When I was a teenager, Cosmo Girl! used to pluck kids hanging around on the street outside our school for photo shoots. A few girls got complete makeovers. I got called pear shaped in a magazine with Eminem on the cover. The pear is a noble fruit, but I think I more resemble a banana that’s been chewed on by a bat.

Advertisement

I’ve kept a copy of the issue for many years as it is so far the only time I’ve been asked to model a swimsuit. I remember thinking I looked terrible and fat in this photo, which is obviously insane. At the time, there was no Joe Jonas rolling around in an Instagram filtered music video with Ashley Graham. There were no cheeky instructions on how to get a bikini body that said, “Put on a bikini. The end.” To this day, I have never worn a bikini to the beach, but I do go skinny dipping regularly. Go figure.

The Ripley Academy is a school in Derbyshire currently under fire for offering an after school fitness class that helps young girls get their bikini body right, and figure out what style of suit suits. The principal, Carey Ayres, says the course was organized by a supply teacher without her permission and has been cancelled. I think “supply teacher” is UK for substitute teacher, but it’s fun to imagine someone who has only taught packs of Bic pens, Scotch tape, and staples finally getting their chance with human children and blowing it so spectacularly.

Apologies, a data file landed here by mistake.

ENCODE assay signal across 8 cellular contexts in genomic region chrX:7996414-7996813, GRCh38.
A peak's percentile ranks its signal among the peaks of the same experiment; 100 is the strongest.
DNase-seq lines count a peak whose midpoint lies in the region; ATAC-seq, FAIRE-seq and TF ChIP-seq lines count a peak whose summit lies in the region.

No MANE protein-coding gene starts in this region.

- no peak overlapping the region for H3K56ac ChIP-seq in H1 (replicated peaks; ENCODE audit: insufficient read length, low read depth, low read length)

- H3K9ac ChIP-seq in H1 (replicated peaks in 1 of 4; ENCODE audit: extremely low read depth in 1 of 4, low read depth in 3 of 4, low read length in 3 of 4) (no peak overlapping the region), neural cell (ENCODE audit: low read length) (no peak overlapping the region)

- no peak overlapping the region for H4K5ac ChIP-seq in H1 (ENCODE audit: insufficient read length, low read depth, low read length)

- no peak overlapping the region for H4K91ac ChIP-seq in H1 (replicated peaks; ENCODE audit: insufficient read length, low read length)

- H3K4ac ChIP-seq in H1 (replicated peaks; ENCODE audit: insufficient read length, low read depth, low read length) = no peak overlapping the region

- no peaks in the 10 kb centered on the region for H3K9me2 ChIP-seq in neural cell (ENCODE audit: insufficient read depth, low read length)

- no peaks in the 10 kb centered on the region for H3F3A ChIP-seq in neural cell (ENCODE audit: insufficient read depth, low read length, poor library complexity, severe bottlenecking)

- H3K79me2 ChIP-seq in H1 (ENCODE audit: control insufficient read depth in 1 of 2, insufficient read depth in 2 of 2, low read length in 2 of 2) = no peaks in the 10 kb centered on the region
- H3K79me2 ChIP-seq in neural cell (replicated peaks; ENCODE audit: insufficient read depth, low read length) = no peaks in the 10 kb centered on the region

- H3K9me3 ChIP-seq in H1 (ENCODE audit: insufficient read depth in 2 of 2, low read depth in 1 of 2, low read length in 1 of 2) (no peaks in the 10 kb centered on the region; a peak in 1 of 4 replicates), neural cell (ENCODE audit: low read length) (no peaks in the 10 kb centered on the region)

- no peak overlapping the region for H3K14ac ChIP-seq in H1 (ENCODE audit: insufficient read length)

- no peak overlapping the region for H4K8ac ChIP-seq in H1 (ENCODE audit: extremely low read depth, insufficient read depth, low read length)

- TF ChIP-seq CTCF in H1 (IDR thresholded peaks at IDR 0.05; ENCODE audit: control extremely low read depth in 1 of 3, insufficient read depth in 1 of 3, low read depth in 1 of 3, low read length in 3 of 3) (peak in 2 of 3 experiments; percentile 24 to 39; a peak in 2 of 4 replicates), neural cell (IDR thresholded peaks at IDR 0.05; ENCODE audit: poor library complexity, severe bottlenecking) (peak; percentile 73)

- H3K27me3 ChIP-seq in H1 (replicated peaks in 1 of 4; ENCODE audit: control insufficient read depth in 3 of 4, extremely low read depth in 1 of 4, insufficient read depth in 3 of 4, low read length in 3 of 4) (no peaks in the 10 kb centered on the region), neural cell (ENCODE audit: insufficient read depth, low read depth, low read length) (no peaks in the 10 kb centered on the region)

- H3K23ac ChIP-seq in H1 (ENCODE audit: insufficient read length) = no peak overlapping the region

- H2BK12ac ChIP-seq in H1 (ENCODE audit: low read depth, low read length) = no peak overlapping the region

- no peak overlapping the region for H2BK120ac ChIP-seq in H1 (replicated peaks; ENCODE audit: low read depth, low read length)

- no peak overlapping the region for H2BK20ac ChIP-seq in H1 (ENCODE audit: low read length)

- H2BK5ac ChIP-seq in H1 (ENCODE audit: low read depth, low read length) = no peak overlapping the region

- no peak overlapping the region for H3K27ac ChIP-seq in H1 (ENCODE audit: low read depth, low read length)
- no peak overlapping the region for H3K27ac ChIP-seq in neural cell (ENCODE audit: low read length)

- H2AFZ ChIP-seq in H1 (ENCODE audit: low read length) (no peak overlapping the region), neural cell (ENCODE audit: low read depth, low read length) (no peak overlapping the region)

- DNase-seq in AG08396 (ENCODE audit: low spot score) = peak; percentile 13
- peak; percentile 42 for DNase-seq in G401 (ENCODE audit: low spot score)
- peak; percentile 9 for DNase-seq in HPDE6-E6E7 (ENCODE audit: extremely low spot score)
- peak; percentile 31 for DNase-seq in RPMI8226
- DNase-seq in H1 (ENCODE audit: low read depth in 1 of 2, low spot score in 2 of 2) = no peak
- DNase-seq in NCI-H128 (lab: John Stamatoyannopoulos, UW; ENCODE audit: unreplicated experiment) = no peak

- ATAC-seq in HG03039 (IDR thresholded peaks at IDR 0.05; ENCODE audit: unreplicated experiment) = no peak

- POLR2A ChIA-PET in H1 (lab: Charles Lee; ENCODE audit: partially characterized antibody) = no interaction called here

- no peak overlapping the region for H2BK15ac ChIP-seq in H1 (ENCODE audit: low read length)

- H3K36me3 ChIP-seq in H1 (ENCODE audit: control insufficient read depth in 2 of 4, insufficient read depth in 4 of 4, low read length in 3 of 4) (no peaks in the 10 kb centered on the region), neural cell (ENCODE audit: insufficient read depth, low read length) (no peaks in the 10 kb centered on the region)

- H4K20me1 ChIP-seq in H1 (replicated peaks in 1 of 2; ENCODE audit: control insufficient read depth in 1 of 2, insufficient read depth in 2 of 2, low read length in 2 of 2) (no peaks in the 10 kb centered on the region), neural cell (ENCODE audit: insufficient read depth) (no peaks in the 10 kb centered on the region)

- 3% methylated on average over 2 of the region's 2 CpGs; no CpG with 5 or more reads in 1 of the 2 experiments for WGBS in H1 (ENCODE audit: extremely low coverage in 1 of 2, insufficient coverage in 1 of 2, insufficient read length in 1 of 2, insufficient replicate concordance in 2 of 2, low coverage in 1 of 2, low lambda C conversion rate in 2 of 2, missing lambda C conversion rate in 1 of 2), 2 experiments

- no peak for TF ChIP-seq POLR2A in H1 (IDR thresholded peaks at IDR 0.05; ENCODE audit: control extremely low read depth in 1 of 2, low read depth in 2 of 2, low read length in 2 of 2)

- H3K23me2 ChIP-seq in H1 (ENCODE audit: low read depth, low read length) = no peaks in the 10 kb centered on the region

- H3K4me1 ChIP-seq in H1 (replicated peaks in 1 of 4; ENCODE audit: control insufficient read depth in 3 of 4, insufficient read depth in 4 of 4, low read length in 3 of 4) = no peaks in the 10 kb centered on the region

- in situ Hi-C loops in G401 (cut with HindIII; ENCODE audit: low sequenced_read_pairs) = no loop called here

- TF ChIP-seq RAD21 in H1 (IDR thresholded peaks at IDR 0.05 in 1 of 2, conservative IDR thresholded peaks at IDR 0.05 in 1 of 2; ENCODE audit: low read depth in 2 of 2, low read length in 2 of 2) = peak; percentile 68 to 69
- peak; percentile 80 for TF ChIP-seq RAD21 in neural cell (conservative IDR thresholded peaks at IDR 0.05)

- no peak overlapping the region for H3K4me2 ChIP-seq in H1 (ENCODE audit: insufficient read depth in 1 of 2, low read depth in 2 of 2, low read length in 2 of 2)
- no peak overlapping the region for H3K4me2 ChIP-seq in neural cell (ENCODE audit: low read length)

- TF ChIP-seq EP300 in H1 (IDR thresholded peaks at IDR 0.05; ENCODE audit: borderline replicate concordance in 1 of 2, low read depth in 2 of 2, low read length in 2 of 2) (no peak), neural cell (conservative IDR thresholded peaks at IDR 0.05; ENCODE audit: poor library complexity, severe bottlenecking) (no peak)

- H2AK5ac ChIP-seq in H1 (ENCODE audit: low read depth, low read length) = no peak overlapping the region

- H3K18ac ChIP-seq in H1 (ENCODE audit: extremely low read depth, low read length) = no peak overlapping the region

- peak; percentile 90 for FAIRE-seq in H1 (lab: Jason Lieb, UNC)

Advertisement

The Derbyshire Times quoted a number of parents on their frustration with confusing body image messages being offered to their kids as electives:

One parent, who did not want to be named, said: “Isn’t it bad enough to have impressionable girls to already be worrying about the state of their bodies? I am all for healthy lifestyle but this is sexualising the fitness class.

“Surely this is not what the government had in mind for academy schools?”

If it was, that’s pretty effed.

Of the four girls photographed for that Cosmo spread, I was the oldest at 17. It’s been awhile since I’ve cracked a teen girl magazine, and I wonder if they’d still encourage a 15-year-old labeled “very busty” to cover up on top while “showing off your bum with a flirty bottom.” Talk about confusing messages!

Sponsored

A mom at Ripley Academy who did come forward with her name, Sara Reeves, says she’d be freaked if her 11-year-old were offered the cancelled course:

“It seems the world is one that is over sexualised, with celebrities, models and magazines all giving the image that girls should be skinny and wear little clothing - should they get this message from school too.

“Yes, it’s important to promote health and fitness but it needs to be done in the right way. Putting extra pressure on our girls is not setting the right example.

“My daughter is slim and very fit, she plays football. But she is also very young. I don’t want her going to bikini body classes - it sounds like it is something for women, not young girls.”

Though I have been called fat by someone speeding by in a moving car, no one has ever called me “pear shaped” again. It still haunted me for awhile, but more because of its complete wrongness. I was being put into the wrong box to suit some shitty copy for the sake of selling cheap clothes to young women. The ramifications of that were not something I comprehended during the giddy fitting session preceding the photo shoot.

Advertisement

Advertisement

I bet there were girls who wanted to take this weird, terrible idea for a class. At 17, I wanted to be told what clothes flattered my figure, a figure that was completely average, but felt in desperate need of wrangling to the person growing into it. Children are vulnerable to categorization because they long for it as they’re figuring out the world. The issue is what kind of categories adults direct their minds too. For someone who has never worn a bikini to the beach, I’ve thought about it an inordinate amount.

Image via the author and Cosmo Girl!